Inexperienced pilots, communication issues and flying while tired are among concerns described in a new report about helicopter and light aircraft safety operations in New Zealand.
The review for the Civil Aviation Authority (CAA) also warns of the major financial stakes linked to the industry. With New Zealand aiming to almost double the value of tourism to $41 billion by 2025, the report points to aviation's "considerable social and economic importance for New Zealand" and the "global reputation as a tourism destination".
There have been a number of high-profile tourist crashes, most recently the November Fox Glacier helicopter crash that killed six tourists and a pilot.
That was one of 12 serious accidents in the past five years that have claimed 27 lives.
The CAA, the crown entity responsible for setting aviation safety standards, commissioned the independent review to risk-profile operations relating to helicopters and small aeroplanes.
Small aeroplanes are classed as having seating for nine passengers or less, excluding any crew.
The response, written by Auckland company Navigatus Consulting and dated November 27, 2015, reported five "key risk themes":
• Training and pilot experience
• Organisational environment and culture
• Sector safety culture and collaboration
• Institutional clients and their role in safety leadership
• Regulator and its practice.
Among the findings, experience and training issues include a "wide acknowledgement that there is a shortage of experienced pilots" and there is also evidence that not all organisations provide repeat training "due to the perceived high business cost."
There are also worries over some pilots working long hours and flying while tired.
"According to the survey, during peak season in the past five years, the perceived need to 'get the job done' compounded with having no back-up pilots sometimes resulted in a small number of pilots working for prolonged hours and sometimes continuing flying despite fatigue," the report said.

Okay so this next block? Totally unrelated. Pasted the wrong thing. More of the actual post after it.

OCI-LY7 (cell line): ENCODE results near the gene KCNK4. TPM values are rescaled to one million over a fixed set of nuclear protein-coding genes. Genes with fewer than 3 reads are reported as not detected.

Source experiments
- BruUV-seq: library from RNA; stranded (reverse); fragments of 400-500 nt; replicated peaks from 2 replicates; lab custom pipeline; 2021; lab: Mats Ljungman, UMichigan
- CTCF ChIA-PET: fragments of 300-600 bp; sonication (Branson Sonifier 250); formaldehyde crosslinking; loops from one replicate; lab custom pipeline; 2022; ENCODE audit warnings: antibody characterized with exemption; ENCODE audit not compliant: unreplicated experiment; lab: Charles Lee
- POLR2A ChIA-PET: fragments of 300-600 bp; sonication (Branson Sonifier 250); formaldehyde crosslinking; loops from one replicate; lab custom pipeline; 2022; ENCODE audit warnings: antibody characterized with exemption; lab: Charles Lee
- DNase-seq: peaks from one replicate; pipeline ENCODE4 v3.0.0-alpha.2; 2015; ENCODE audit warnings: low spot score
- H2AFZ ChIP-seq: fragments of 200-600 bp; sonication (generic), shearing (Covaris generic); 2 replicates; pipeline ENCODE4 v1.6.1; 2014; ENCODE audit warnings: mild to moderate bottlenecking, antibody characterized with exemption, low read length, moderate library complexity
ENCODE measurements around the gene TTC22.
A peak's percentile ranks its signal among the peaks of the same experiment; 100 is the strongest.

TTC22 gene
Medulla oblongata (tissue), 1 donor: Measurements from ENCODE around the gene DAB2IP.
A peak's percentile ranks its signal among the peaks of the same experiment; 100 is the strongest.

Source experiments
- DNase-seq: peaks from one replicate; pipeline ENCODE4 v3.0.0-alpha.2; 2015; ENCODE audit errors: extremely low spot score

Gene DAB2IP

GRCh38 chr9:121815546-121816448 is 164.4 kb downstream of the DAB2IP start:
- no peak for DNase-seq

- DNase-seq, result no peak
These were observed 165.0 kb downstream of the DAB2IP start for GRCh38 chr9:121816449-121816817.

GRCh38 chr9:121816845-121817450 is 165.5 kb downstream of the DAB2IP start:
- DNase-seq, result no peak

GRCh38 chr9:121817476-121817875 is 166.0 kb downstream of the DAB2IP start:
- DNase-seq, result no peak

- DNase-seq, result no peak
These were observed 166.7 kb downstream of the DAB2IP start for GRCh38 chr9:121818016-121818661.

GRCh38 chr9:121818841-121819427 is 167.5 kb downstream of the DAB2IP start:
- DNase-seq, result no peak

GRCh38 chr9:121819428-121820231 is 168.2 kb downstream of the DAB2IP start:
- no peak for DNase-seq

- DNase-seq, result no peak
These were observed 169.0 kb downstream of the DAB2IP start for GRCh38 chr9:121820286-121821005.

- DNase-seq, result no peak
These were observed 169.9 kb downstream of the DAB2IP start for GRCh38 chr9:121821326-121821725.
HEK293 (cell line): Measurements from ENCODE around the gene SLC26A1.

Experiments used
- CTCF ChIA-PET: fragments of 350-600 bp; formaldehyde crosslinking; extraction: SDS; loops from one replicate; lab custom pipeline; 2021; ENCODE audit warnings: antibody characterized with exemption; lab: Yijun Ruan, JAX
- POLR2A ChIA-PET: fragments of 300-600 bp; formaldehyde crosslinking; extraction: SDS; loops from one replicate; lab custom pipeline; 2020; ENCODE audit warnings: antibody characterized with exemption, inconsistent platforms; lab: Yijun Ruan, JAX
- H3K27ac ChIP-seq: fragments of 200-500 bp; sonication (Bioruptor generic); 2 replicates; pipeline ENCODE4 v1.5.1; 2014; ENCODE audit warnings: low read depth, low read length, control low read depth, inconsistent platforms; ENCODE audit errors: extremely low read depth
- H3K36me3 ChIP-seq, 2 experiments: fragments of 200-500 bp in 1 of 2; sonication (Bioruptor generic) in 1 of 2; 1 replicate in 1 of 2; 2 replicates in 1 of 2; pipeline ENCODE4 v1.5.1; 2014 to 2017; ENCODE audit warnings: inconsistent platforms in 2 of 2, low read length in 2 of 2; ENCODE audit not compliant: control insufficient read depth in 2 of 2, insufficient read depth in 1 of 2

"This is a combined result of commercial pressure, organisational culture and personal attitudes. However, the survey results suggest that in most cases, pilots were not pressured to fly in adverse conditions."
Cultural concerns were also cited, and it was noted that good communication within and across the industry was key to safety.
However, it was found some larger organisations have structures and cultures that "hinder communication" and may compromise safety.
Aircraft Owners and Pilots Association of New Zealand president Ian Andrews said: "The biggest issue is what is going to be done about it. CAA do not listen hard enough to industry."
The CAA says it has no urgent safety concerns and the report "confirms results from CAA monitoring that the sector is experiencing rapid growth".
However, the CAA acknowledged a range of issues needed addressing, with a lack of ongoing pilot training deemed a "significant finding" and increased focus on addressing pilot experience.
"The findings don't point to an immediate threat to safety but they do highlight a number of issues that the CAA intends to work with industry to address, such as ensuring pilots take into account weather conditions before flying," a spokesman said.
"The research shows some pilots feel they don't have the experience for the particular operations they are conducting. Communication could be improved between pilots and their management, and between pilots to share experience and skills.
"[Recurrent training] is something the CAA and industry participants can actively address. CAA rules require recurrent training."
The spokesman said issues like pilot fatigue and some pilots feeling pressure to fly were "of moderate concern".
The review process involved interviews with Government agencies including the Ministry of Transport, Department of Conservation and the Tourism Industry Association. Online surveys of operators were also conducted.